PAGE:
The real reason Max Baer lost the title

Discussion in 'Classic Boxing Forum' started by janitor, Jun 10, 2019.


  1. 70sFan865

    70sFan865 Active Member Full Member

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    Yes, Braddock didn't dominate the fight like some people believe here. Motivated Baer would beat him easily.
     
  2. timmers612

    timmers612 Boxing Addict Full Member

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    Did you forget Schmeling or just not know of their fight? Tony was ancient at 30 years old? Its amazing that Max never had a trainer who could teach him how to box better, he was very much a novice at it skill wise. Seldom motivated but when he was as with Schmeling he had the power and strength to beat good heavies, he always had that right hand when he cared to throw it.
     
  3. he grant

    he grant Historian/Film Maker Full Member

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    I know of their fight. It's far and away Baer's biggest win and proves my point that he was unfocused and unmotivated for much of his career. It's also why I never rated Schmeling as a great fighter. Yes Tony was shot at 30 with over 110 face first fights. Baer had many trainers .. he was just not a serious fighter. What is your point BTW ? How do you view his losses to Braddock, Louis and Nova ?
     
  4. timmers612

    timmers612 Boxing Addict Full Member

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    My reason for commenting on your post was that you stated his best wins were over Galento and Nova, you didn't mention Schmeling but corrected that by saying here that he was Max's biggest win, that was my point. His loss to Braddock is pretty much seen across the board as a Baer who wasn't motivated at all to win, that and Jimmy wasn't a bad boxer. Against a very sharp Louis, Max in a straight up stance and trying to box with Joe was miles in over his head, if he had any chance it wasn't with that style. With Nova Max still had a punch but his stamina was gone, it was the end of the line for Baer whose career wins were the result of natural strength and punching power.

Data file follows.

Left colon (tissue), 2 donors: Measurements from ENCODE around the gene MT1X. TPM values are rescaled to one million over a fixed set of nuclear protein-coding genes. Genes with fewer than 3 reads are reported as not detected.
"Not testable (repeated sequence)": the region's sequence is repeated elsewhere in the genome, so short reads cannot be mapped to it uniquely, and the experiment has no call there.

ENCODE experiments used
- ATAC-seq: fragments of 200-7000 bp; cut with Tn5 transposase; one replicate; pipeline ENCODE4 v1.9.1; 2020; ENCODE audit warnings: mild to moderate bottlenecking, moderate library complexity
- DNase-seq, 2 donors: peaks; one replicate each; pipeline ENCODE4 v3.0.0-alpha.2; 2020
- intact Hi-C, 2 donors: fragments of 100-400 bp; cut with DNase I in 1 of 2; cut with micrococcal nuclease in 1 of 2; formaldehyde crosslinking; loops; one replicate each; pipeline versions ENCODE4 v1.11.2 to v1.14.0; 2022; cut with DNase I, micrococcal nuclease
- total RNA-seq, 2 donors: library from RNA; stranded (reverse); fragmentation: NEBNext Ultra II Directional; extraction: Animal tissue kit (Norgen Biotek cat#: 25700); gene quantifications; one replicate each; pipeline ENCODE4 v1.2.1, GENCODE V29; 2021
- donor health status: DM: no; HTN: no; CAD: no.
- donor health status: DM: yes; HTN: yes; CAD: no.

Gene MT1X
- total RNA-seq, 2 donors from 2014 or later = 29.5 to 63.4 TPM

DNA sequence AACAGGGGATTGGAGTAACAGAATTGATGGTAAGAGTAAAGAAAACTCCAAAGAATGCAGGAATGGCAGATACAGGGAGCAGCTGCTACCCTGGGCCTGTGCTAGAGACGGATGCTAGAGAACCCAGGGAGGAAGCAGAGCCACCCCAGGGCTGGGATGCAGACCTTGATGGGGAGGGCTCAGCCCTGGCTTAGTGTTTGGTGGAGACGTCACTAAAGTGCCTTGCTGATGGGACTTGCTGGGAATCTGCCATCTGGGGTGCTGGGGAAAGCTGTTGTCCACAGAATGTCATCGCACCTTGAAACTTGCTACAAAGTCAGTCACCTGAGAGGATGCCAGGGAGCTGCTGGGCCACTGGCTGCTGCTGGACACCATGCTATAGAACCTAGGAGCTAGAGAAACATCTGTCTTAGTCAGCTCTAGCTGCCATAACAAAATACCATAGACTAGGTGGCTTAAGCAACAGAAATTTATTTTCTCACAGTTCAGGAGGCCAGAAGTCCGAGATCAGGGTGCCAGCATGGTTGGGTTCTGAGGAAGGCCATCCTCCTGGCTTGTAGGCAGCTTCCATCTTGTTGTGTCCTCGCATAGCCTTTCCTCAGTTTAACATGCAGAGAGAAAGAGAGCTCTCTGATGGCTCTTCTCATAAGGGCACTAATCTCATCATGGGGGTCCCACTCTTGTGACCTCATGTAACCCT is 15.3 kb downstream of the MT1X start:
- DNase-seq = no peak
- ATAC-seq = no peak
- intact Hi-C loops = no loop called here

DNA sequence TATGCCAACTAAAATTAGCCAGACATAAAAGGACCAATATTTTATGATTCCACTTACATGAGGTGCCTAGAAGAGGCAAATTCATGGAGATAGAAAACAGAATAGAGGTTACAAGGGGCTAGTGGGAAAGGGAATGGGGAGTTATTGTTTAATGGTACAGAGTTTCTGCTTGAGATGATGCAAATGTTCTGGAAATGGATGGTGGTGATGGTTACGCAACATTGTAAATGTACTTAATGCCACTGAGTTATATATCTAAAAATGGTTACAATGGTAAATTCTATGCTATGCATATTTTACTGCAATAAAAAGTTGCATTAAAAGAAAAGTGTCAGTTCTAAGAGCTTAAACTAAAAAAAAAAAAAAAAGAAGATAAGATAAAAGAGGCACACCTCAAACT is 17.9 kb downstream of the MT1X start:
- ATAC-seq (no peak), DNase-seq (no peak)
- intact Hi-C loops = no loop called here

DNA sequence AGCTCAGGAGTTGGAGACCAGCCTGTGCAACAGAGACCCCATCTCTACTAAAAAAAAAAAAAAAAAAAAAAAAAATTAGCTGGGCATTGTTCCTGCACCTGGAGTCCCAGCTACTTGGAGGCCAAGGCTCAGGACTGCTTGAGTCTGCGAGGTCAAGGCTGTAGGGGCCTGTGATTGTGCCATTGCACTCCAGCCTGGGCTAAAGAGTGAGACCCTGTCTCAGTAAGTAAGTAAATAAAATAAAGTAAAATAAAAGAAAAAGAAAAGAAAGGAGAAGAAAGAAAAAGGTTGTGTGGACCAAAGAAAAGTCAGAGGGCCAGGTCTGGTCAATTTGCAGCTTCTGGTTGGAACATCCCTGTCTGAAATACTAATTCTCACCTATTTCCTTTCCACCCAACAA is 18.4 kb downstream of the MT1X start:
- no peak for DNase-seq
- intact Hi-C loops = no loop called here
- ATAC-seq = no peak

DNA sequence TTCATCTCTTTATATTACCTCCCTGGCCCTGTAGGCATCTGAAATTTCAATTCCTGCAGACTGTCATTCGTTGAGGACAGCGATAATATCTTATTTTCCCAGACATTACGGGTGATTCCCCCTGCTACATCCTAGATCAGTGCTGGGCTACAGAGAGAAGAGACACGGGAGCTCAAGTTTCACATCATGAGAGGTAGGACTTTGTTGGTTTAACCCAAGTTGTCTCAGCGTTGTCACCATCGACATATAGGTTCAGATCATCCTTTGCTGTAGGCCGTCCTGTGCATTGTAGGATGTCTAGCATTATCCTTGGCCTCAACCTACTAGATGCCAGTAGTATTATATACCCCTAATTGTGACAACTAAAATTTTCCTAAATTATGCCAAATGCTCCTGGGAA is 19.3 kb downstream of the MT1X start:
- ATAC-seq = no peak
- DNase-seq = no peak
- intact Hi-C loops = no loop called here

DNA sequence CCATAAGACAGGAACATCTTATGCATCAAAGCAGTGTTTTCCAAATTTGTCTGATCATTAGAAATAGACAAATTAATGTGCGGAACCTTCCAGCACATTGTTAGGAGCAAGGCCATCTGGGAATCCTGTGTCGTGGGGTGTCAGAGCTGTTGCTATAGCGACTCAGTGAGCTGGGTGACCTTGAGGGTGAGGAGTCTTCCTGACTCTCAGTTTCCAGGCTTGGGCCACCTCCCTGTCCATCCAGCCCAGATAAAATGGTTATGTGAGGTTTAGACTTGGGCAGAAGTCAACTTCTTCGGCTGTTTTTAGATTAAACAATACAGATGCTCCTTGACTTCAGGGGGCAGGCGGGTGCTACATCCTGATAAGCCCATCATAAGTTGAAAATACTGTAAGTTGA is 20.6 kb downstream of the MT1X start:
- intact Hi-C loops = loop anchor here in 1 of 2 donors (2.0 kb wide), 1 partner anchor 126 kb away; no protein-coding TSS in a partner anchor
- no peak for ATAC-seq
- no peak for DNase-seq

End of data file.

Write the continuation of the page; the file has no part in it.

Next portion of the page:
5. 70sFan865

    70sFan865 Active Member Full Member

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    BTW Baer dropped Nova in their second fight, he just couldn't finish him because he didn't have the same stamina he used to have. Lou Nova would always be tough opponent for him, but Baer would probably beat him in his prime.
     
  6. he grant

    he grant Historian/Film Maker Full Member

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    I get it .. I think you caught part of the thread. AT that point I was responding to his post Louis comeback and how he was being positioned for a title shot comeback. Of course his Schmeling fight and even Carnera were much bigger wins .. sure he had others in his pre-title run as well .. I happen to be a fan of Baer and find him to be extremely likable .. I'm just not one of the guys that think if he was only motivated he'd be one of the best ever .. I think he still had shortcomings .. that said , he certainly could have been much better if he had the drive and focus but while he did have it enough to be successful obviously he lacked it to max out his talent and perform consistently on the highest level.
     
    Last edited: Jun 18, 2019
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  7. janitor

    janitor Obsessed with Boxing Full Member

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    One thing that people sometimes forget, is that Baer was the first heavyweight champion since Tunney, without any issues to his title claim.

    Schmeling had won the title on a foul.

    Sharkey had won it on a robbery.

    Even after Carnera beat Sharkey, some people still saw Schmeling as champion in all but name.

    Baer defeated Schmeling and Carnera, within nine months of each other, and stood supreme over the division.

    For the first time in years, there was no question who the top heavyweight in the world was!
     
    Last edited: Jun 19, 2019
  8. KuRuPT

    KuRuPT Boxing Junkie Full Member

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    Why do you refuse to accept that Baer simply didn't try against Braddock? It's all there for anybody to see. You don't get to use out of the ring issues as an excuse if you don't even try. Doesn't work that way. You need to actually try, and then your lack of training and sharpness will come to light, and that could be a legit reason why (not that it's much better). However, if you don't even try to win, it didn't matter in the least how bad or how great your camp and focus was.
     
  9. janitor

    janitor Obsessed with Boxing Full Member

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    What has any of this got to do with what I just posted?

    More to the point, why are you so obsessed with the idea that Baer didn't try against Braddock, that you can't discuss anything else surrounding the fight?
     
  10. KuRuPT

    KuRuPT Boxing Junkie Full Member